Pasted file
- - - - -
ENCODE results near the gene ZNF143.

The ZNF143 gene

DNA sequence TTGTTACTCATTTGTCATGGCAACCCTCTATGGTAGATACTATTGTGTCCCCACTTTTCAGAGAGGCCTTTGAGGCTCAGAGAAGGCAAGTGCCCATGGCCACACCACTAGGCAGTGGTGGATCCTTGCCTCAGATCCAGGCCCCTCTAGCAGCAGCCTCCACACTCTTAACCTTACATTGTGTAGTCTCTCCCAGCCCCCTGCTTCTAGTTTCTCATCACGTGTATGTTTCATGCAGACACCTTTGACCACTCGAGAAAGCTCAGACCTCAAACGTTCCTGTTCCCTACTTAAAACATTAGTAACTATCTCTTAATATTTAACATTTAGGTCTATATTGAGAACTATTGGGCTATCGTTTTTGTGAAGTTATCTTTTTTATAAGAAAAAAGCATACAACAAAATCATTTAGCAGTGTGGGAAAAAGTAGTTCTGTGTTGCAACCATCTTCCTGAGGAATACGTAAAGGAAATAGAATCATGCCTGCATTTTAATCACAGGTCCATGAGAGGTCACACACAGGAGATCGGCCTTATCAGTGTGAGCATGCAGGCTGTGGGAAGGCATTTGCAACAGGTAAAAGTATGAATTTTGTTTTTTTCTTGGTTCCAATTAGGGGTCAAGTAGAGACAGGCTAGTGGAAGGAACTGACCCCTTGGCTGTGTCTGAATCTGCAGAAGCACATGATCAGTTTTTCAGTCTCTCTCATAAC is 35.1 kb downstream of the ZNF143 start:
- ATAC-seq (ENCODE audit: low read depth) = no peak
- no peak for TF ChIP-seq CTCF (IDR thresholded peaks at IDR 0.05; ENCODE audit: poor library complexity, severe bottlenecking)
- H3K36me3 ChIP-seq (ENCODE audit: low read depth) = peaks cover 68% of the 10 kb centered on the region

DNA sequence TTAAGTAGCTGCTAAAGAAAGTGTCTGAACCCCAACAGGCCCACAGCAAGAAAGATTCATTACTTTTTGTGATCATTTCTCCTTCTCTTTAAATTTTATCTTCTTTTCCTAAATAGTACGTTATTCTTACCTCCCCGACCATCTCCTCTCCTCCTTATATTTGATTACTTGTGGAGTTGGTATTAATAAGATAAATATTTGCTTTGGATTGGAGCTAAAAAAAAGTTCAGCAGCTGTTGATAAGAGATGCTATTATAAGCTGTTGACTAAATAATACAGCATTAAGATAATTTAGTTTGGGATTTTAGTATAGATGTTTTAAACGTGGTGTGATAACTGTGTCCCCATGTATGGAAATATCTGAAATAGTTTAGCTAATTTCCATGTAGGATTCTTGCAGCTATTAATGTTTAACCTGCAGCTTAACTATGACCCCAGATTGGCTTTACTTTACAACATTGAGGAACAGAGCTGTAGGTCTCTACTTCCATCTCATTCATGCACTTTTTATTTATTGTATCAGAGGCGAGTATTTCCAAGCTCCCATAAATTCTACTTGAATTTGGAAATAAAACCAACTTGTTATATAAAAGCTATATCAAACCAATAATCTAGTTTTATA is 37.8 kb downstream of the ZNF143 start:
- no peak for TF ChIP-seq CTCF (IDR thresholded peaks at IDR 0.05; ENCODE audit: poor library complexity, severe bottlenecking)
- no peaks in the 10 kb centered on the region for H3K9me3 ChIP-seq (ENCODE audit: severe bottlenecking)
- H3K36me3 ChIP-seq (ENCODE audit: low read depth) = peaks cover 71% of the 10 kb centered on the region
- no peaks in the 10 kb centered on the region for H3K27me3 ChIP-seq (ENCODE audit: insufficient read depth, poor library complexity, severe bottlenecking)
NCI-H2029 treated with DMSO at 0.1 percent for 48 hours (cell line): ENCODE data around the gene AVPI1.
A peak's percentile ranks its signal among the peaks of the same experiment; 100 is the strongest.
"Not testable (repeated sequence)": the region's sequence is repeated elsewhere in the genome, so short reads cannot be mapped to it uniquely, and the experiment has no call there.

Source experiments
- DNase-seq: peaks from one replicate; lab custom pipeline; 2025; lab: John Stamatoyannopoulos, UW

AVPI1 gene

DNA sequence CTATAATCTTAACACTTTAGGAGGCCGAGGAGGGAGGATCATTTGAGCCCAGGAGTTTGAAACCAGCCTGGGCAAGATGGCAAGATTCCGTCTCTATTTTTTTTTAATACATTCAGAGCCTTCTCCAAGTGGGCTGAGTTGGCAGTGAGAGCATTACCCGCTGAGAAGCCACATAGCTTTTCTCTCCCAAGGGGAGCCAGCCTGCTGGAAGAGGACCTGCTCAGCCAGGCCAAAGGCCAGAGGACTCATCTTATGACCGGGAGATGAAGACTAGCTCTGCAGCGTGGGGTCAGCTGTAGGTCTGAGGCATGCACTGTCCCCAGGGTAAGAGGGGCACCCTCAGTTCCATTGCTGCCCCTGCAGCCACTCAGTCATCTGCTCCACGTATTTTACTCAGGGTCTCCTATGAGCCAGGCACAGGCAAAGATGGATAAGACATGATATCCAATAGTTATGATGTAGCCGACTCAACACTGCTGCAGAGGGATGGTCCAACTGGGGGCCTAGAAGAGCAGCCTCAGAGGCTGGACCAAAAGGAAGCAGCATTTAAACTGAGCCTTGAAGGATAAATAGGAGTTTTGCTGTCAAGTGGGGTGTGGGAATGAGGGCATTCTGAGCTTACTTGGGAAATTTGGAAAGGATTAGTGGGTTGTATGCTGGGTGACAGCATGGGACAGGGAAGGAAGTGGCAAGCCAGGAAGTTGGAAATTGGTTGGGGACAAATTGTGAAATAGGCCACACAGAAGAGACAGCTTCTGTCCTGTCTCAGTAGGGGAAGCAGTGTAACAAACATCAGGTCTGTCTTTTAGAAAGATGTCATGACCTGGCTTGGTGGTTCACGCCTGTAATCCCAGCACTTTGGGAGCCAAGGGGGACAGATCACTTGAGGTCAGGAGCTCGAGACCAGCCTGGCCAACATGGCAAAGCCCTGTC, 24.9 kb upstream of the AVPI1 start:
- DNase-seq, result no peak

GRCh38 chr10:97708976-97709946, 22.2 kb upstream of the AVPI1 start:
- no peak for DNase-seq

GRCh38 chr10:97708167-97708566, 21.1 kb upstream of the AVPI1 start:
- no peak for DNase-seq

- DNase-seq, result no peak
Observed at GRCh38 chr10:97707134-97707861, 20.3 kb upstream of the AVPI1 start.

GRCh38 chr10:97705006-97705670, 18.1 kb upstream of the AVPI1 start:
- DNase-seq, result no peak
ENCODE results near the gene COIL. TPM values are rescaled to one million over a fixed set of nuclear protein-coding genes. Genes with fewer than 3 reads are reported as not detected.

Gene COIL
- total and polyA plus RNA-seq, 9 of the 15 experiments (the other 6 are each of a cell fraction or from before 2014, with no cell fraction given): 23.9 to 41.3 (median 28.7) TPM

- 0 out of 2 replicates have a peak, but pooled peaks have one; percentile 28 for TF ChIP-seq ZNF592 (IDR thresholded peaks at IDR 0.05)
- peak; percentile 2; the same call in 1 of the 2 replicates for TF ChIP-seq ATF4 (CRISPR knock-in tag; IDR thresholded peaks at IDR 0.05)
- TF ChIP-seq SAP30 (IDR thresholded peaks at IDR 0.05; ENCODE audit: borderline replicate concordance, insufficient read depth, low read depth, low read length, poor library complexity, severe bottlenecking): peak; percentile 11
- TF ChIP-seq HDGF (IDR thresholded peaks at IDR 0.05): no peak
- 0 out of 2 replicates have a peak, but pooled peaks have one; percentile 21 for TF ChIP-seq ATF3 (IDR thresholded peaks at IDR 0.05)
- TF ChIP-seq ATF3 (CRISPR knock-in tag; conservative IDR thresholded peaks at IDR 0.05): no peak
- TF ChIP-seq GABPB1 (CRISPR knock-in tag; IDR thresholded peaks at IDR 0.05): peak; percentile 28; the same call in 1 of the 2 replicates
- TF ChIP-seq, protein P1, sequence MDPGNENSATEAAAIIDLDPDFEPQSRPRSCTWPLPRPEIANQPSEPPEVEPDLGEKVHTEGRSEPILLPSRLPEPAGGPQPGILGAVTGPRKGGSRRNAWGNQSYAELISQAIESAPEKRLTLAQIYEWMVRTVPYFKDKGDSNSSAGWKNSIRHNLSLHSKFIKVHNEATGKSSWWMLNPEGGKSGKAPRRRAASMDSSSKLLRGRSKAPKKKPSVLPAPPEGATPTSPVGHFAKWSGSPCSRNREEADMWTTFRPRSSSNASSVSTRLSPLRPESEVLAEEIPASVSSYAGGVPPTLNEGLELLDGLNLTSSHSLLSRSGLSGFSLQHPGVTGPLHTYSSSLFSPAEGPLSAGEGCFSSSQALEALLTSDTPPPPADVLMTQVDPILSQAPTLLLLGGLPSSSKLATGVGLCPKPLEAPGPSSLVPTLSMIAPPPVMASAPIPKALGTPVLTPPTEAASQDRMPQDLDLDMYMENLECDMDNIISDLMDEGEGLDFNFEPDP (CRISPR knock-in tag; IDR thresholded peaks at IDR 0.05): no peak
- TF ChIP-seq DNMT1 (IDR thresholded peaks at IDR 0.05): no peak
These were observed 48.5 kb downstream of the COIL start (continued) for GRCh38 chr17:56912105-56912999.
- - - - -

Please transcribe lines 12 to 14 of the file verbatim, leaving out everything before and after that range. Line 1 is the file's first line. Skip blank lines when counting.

NCI-H2029 treated with DMSO at 0.1 percent for 48 hours (cell line): ENCODE data around the gene AVPI1.
A peak's percentile ranks its signal among the peaks of the same experiment; 100 is the strongest.
"Not testable (repeated sequence)": the region's sequence is repeated elsewhere in the genome, so short reads cannot be mapped to it uniquely, and the experiment has no call there.